Step 4: Fill in the background.
Using the three staining colors, plus Payne's gray, start to fill in the background. You can blot the edges of washes with paper towels to produce a gradation or blur effect. And use a hair dryer on low setting to ensure speedy and uniform drying. Otherwise pigment particles will collect at the wet/dry boundaries and form hard lines. That's fine if you want to be a hard-liner, but I prefer more subtle gradations. And for us truly obsessive types, complete control is everything... You are the artist -- take command of your medium! The overall plan with watercolor is to get the whole composition laid in at the same low contrast level, like an underdeveloped photo. If you make a mistake at this point, you might be lucky enough to rewet it and lift it (mostly) off with a dry paper towel. Or try rubbing lightly with a slightly wet nylon bristle brush to convince the paper to let the color go. I finally had to lightly scratch off a few goofs from my wasp painting with an x-acto knife after the paper became tired of all this wet reworking. But be aware that if you try to paint over any areas where the paper has been manhandled like this, you will be very, very, VERY sorry!!! Once it has been roughed up, even the best paper will never take the paint quite right again.
Step 5: Gradually increase the contrast
This is where those staining colors more than make up for their unforgiving stainy-ness. How, you ask? Well, the beauty is that you can wash over them repeatedly to get ever-increasing color density without the previous washes lifting off or muddying (much). But be sure to keep some areas pure and white and 100% paint-free for maximum contrast with your deep many-layered washes. This is important – these white spots will be the focal points of your image. So if you lose the white of the paper, the whole game is lost.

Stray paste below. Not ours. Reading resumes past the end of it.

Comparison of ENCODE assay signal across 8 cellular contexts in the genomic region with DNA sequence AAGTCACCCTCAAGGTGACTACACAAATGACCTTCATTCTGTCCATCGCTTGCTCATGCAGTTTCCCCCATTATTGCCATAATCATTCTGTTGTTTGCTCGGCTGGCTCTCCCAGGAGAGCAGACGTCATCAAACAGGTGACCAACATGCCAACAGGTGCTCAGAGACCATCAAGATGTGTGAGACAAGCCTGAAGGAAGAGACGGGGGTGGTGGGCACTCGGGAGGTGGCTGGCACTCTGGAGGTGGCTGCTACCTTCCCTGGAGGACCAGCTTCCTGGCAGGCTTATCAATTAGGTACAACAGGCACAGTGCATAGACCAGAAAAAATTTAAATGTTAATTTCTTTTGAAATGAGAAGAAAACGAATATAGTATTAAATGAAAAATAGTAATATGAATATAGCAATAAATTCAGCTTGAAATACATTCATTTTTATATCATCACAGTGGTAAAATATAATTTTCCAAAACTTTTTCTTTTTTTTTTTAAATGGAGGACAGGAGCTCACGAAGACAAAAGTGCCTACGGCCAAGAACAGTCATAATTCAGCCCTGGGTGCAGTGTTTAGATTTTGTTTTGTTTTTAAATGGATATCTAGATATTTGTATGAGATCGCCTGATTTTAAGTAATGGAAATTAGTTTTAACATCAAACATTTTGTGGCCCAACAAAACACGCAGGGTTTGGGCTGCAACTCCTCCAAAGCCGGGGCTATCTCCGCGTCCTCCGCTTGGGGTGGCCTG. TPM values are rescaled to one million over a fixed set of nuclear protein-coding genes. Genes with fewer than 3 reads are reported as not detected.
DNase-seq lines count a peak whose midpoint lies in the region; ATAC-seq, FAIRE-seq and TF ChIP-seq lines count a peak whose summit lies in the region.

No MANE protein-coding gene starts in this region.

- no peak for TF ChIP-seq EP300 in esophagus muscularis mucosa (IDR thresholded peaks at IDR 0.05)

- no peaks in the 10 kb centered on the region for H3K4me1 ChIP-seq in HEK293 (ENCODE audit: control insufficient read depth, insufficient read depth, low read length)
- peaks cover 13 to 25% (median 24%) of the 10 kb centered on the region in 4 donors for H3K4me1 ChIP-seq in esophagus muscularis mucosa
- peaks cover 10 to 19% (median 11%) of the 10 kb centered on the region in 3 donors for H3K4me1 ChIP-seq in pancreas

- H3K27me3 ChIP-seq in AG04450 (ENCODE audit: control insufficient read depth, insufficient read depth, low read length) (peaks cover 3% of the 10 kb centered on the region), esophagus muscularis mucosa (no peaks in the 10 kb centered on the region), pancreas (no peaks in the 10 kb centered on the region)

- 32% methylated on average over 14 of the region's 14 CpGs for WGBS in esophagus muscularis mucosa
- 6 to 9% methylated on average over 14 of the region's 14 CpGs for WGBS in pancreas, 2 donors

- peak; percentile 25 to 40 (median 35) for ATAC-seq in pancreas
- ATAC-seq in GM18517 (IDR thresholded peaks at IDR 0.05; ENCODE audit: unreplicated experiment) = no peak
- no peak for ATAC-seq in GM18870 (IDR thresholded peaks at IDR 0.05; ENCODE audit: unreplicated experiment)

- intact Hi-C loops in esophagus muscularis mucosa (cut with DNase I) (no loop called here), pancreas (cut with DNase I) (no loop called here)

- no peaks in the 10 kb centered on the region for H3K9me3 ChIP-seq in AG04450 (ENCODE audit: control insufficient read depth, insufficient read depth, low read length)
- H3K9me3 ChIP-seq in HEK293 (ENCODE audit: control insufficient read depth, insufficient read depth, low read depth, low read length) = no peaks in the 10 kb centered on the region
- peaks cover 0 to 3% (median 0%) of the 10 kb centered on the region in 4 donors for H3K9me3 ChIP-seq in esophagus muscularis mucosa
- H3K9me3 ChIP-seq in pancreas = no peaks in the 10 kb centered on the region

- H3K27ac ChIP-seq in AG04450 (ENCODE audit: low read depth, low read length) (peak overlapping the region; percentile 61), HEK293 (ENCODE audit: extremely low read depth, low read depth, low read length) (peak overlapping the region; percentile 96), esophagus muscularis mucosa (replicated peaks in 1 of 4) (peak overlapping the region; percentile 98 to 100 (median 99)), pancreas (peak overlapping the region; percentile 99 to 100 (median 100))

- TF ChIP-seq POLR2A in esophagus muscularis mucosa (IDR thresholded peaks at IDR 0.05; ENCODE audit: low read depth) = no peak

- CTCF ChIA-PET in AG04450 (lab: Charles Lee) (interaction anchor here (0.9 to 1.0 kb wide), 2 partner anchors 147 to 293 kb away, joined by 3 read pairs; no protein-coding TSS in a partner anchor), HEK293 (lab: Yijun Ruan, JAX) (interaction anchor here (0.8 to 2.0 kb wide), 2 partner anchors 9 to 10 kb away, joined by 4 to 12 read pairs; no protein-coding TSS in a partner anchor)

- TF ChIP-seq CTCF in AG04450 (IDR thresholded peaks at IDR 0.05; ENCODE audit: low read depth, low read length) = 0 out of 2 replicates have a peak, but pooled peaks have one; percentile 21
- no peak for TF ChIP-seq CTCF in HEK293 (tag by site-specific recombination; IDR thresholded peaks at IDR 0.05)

Step 6. Remove the tape (before and after views)
Oh no, I forgot to mention the tape! Okay, here is the retroactive suggestion… Use drafting tape to mask the edges BEFORE YOU START! Sorry. Here’s the trick -- you can use a T-square to draw a rectangle well inside the kraft tape holding your paper down. Then put a long piece of drafting tape along each edge of this rectangle. Use only drafting tape, never artist tape or masking tape, and rub it down firmly to ensure complete contact, especially where the pieces overlap at the corners. Use additional tape to mask all the way out to the kraft tape. If you had done this at the beginning, then you could peel it off now at the end to get these nice, sharp, crisp borders. And if you want to be completely annoying, you could start signing your paintings backwards so everyone assumes they are digital prints. All this makes for good, head-scratching fun at your gallery openings.
Okay, that's all. Cut through the kraft tape with a utility knife to get your paper off the drawing board, and then trim off the tape edges with scissors or paper cutter. The time required to complete a painting this size is normally 2 - 3 days. Longer if you prefer to sleep at night. Anyway, thanks for reading this far, and congratulations on your new bug painting!
If you are interested in seeing this particular wasp in person, please visit the Art Murmur Gallery booth at the Bridge Art Fair this week in Miami, FL. Details are at www.artmurmur.com.